This week’s letter

Culture shift is the key to being more effective

I read with interest ‘Age-old attitudes may be difficult to change’ (Legal,
4 February).

Surely, as employers, we should be looking for individuals – regardless of
age, gender or race – who are best suited to fill the vacant role we have on

Is it really the employer that is asking for irrelevant data on age, race
and gender to be given on all CV’s submitted, or is it the agencies we engage
to fill these vacancies?

I understand and fully support the need-to-know qualifications and
experience. However, I do not need nor want to know the age, race or gender of
a candidate. Agencies and candidates should be questioning the need for
providing this information to employers.

The UK is in need of a culture shift where we concentrate on ensuring we
have the most effective and productive workforce to meet the global competitive
challenges, and ultimately this comes down to education, training, development
and experience. This means that, as HR professionals, we need to gain
board-level backing for putting in place policies, practices and training
programmes that support the changes the company needs to undertake.

Raising awareness of the change in demographics has delivered considerable
changes to the opportunities now available to women. Employers are beginning to
address issues around race as well. But how long will it take for us to wake up
and realise that age too should have nothing to do with employment?

If UK plc expects to be at the top of the business world in the global
arena, then we have to make the best use of all the human capital available to
us and not allow stereotyping and prejudice to limit access to the best
candidates for the job.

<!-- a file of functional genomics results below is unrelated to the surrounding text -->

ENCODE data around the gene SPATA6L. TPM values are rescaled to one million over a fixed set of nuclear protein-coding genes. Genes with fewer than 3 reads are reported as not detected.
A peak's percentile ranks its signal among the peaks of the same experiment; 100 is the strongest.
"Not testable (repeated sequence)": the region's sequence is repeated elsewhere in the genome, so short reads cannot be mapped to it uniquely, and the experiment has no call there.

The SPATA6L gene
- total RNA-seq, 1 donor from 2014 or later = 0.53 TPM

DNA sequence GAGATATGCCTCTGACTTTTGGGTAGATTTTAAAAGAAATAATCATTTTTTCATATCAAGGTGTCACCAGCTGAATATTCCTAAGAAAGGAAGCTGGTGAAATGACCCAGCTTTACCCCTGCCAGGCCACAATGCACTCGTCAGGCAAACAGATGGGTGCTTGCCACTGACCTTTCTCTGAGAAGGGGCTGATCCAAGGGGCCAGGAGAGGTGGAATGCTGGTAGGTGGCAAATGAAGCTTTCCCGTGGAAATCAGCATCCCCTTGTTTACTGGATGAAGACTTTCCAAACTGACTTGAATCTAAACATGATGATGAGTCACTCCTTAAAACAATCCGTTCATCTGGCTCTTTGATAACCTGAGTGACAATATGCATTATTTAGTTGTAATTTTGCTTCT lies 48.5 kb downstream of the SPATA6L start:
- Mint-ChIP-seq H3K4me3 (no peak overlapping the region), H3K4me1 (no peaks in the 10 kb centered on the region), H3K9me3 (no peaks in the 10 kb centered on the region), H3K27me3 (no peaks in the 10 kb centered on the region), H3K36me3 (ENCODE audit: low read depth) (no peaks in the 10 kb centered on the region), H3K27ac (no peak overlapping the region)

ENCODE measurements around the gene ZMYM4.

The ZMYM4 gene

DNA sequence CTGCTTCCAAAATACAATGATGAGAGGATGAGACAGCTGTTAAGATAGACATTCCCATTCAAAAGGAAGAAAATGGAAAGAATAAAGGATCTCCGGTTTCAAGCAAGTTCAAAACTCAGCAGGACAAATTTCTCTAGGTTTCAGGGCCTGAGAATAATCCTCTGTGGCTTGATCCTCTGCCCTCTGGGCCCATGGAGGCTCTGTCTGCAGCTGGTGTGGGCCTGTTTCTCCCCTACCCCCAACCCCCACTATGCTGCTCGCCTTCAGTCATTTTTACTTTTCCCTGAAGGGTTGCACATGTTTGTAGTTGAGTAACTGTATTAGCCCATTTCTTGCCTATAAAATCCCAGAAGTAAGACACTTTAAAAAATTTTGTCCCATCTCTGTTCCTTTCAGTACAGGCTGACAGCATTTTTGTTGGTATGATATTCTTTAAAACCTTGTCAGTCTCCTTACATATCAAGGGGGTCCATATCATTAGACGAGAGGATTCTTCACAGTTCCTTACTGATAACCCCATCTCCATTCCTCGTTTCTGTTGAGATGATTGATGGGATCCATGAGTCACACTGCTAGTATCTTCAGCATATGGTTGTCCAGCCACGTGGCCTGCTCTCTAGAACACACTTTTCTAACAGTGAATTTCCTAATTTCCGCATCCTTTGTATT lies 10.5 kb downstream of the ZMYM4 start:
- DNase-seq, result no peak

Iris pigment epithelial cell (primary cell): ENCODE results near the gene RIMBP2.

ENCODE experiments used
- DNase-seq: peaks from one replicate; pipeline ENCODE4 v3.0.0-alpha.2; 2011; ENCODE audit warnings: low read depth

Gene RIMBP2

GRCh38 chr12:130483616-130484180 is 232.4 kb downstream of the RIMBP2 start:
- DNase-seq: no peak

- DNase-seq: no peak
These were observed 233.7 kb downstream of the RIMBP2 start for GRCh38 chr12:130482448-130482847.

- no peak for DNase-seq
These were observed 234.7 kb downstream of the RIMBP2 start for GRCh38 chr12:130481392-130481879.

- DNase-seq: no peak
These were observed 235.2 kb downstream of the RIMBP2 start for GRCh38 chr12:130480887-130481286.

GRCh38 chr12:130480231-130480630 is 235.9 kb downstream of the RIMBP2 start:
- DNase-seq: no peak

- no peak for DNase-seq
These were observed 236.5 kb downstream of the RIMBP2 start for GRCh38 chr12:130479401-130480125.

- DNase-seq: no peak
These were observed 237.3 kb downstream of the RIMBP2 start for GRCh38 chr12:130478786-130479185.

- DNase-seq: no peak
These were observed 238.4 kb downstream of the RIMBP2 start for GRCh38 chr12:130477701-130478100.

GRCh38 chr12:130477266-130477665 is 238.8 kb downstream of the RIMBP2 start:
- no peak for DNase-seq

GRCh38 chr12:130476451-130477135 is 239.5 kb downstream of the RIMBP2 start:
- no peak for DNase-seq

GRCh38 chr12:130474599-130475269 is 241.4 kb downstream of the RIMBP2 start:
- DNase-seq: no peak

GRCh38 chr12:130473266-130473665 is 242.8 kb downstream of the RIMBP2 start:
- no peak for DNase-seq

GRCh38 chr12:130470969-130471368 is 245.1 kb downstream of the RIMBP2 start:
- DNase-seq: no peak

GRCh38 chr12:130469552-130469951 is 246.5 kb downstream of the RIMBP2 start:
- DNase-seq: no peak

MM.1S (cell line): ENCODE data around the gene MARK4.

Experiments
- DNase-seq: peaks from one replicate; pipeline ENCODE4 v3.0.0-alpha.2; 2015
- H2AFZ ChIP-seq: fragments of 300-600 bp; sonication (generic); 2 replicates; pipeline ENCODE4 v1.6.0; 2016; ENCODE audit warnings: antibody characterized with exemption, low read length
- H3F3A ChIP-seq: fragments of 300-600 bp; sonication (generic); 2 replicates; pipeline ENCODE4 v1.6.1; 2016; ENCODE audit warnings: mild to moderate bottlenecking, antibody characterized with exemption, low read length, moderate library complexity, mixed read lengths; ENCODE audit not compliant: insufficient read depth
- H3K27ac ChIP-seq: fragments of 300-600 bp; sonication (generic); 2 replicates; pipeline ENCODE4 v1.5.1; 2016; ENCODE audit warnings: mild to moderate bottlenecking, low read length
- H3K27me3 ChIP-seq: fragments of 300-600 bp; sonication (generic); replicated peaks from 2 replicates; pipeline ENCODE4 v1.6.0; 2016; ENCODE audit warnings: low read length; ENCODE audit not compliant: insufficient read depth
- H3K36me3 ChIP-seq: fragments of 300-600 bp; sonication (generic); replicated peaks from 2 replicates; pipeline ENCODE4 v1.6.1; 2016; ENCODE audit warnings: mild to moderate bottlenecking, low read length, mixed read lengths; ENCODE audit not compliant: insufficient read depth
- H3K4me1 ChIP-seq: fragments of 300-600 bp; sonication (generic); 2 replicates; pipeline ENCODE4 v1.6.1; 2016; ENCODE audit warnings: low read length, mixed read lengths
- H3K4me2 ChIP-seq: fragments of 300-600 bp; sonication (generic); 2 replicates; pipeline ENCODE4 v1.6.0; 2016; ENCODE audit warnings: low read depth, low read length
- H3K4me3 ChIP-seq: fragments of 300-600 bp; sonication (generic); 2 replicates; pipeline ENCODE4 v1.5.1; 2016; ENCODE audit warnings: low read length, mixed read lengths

Linda Klassen-Brown
Group HR manager, Nisaba Group

Leaders make the most of employees

I agree with Stephen Overell’s suggestion that financial incentives are not
the most effective way of motivating employees and gaining their commitment
(Off Message, 18 February).

Our own research on motivation clearly shows that the strongest effect on
both engagement and performance derives from the quality of leadership and the
values that prevail in the organisation. It’s about finding out what will
encourage employees to go that ‘extra mile’ and likewise what switches them
off. Well-led organisations that consult and listen to their people and then
act and communicate against properly understood priorities have a much greater
chance of success.

Raising pay or improving benefits will very rarely increase engagement on
their own. Improving leadership, offering increased development opportunities,
being creative about work-life balance and looking hard at improving the
quality of work are proven to matter far more.

Helen Murlis
Director, Hay Group

Action stations for tailored training

I applaud the recognition of the need for in-house training in the article
‘Employers must rethink managers’ development’ (News, 4 February).

But I strongly believe there are great benefits to be attained from using
external suppliers. Increasingly, modern courses are based on action learning
principles – enabling candidates to tailor their assignments directly to live
issues and priorities within their own business.

It is not just the candidates that reap the rewards of action learning –
this highly practical approach adds to an employer’s competitive advantage, by
providing instant in-house ‘management consultancy’.

External suppliers of training also offer the added advantage of being able
to draw on the experiences of employees from a variety of organisations.

We’ve seen it practised successfully in the US for a number of years, so
when are we going to see its acceptance in the UK?

David Towler
Chief executive and principal, Cambridge Online Learning

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